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Kirlian Photography, the auras camera
Kirlian photography is
a photographic process that captures the
auras or biofields of persons or objects within the photograph. The
technique involves the photographing of subjects in the pressence of a
high-frequency, high-voltage, low-amperage-electrical field, which display
glowing, multicolored emanations known as auras or biofields.
The process of Kirlian photography is named after Seymon Kirlian, an
amateur inventor and electrician of Krasnodar, Russia, who pioneered the
first efforts on the process in the early 1940s. Even thought the process
has produced results it still is controversial.
There seems to be no evidence that Kirlian
photography is a paranormal phenomenon. Some experimenters think it
reveals a physical form of psychic energy. Another theory is that it
reveals the etheric body, one of the layers of the aura thought to
permeate all animate objects. The understanding of this latter aspect of
the process gives rise to the prospects of beneficial benefits of gaining
significant insights in medicine, psychology, psychic healing, psi, and dowsing. Critics repudiate the process by saying that it shows
nothing more that than electricity being discharged which can be produced
under certain conditions.
Experiments in photographing objects in electrical fields, prior to
Kirlian, was called "electrography" or "electrographic photography."
Little value was seen in the process, so scant attention was given to it.
Electrographic photographs were exhibited as early as 1898 by the Russian
Yakov Narkevich Yokdo (also given as Todko. Research in the fields was
published by a Czech, B. Narvratil, also in the early 1900s. The published
evidence of photographs of leaves coronas was presents by two Czechs, S.
Pratt and J. Schlemmer, in 1939.
The initial Kirlian experiments were simple. In his first experiment
Kirlian just photographed his hand, noting a strange orange glow radiating
from the fingertips. His wife Valentina was a biologist, and together they
photographed both animate and inanimate objects. Over the years, they
refined their equipment and graduated from back and white to colored
The principle of Kirlian photography, as well as all electrography, is the
corona discharge phenomenon, that takes place when an electrically
grounded object discharges sparks between itself and an electrode
generating the electrical field. When these sparks are captured on film
they give the appearance of coronas of light. These discharges can be
affected by temperature, moisture, pressure, or other environmental
factors. Several Kirlian techniques have been developed, but the basic
ones generally employ a Tesla coil connected to a metal plate. The process
is similar to the one which occurs in nature, when electrical conditions
in the atmosphere produce luminescences, auras, such as St. Elmo's fire.
Kirlian's work mainly gained attention in the west during the 1960. Its
reception was mixed. However, scientist met on the process at Alma Ata in
1966. Biophysicist Viktor Adamenko theorized that the energy field was the
"cold emission of electrons," and the patterns they formed might suggest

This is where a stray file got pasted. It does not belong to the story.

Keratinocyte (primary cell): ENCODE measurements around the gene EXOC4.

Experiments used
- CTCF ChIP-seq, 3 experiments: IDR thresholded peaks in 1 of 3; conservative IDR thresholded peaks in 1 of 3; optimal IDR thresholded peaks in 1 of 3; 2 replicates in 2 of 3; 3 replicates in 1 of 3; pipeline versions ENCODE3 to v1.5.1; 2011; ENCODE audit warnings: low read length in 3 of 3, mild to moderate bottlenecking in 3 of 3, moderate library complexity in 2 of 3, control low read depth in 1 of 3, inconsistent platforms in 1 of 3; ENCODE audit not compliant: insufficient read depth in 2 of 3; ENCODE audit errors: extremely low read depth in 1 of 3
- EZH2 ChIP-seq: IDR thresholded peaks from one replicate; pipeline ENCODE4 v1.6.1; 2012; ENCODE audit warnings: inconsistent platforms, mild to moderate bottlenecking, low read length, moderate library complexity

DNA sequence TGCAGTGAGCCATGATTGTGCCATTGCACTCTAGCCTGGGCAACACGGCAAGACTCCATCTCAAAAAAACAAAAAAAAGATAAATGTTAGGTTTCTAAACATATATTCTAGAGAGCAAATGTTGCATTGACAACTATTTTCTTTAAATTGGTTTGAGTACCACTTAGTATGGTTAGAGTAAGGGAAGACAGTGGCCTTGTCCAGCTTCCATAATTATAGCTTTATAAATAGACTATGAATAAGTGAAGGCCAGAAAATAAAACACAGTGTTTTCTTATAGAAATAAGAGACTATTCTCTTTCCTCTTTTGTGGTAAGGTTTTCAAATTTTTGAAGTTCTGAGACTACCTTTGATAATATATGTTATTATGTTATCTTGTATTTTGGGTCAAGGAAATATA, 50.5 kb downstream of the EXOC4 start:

new information concerning the life processes od animate objects. One
finding of Adamenko and other Soviet scientists was that the biological
energies of human beings were brightest at 700 points on the body which
concurs with Chinese acupuncture.
There is evidence that Kirlian photographs do give indications of the
health and emotional changes in living things by changes in the
brightness, color, and patterns of light. At the University of California
Center for Health Sciences, a plant's leaf showed changes when being
approached by a human hand and pricked. Even when part of the leaf was cut
off, the glowing portion of the amputated portion still appeared on film.
Other researchers have found that changes in the emotional conditions of
humans can be detected by changes in the brightness, color and formation
patterns in the photographs. When psychic healers and the psychokinetic
metal-bender Uri Geller were photographed flares of light were seen
streaming from their fingertips as they performed their respective
Many Kirlian enthusiasts declare that the leaf phenomenon is evidence for
the existence of an etheric body. But, critics state the phenomenon
completely disproves Kirlian photography. The latter contention is that
"If the method truly photographed a biofield, then the aura should
disappear when an organism dies. The effect is produced solely by a
high-voltage electric field breakdown of air molecules between two
Supporters of Kirlain photography do, however,
foresee its applications in diagnostic medicine. It has been used in the
detection of cancer with only a sporadic success rate. Some envision that
it will eventually be connected to computerized tomography (CT) scanners
(advanced versions of axial tomography or CAT scanners, which utilize a
thin beam of X-rays to photograph an object from 360 degrees) and magnetic
resonance imaging(MRI). This latter method uses no X-rays, but employs
magnetic fields to produce images of body cells and water in tissues.
Kirlain photography has been used by the Soviets
in sports psychology to access an athlete's metabolic process and fitness.
Gertrude Schmeidler, The City College,
New York, 61.
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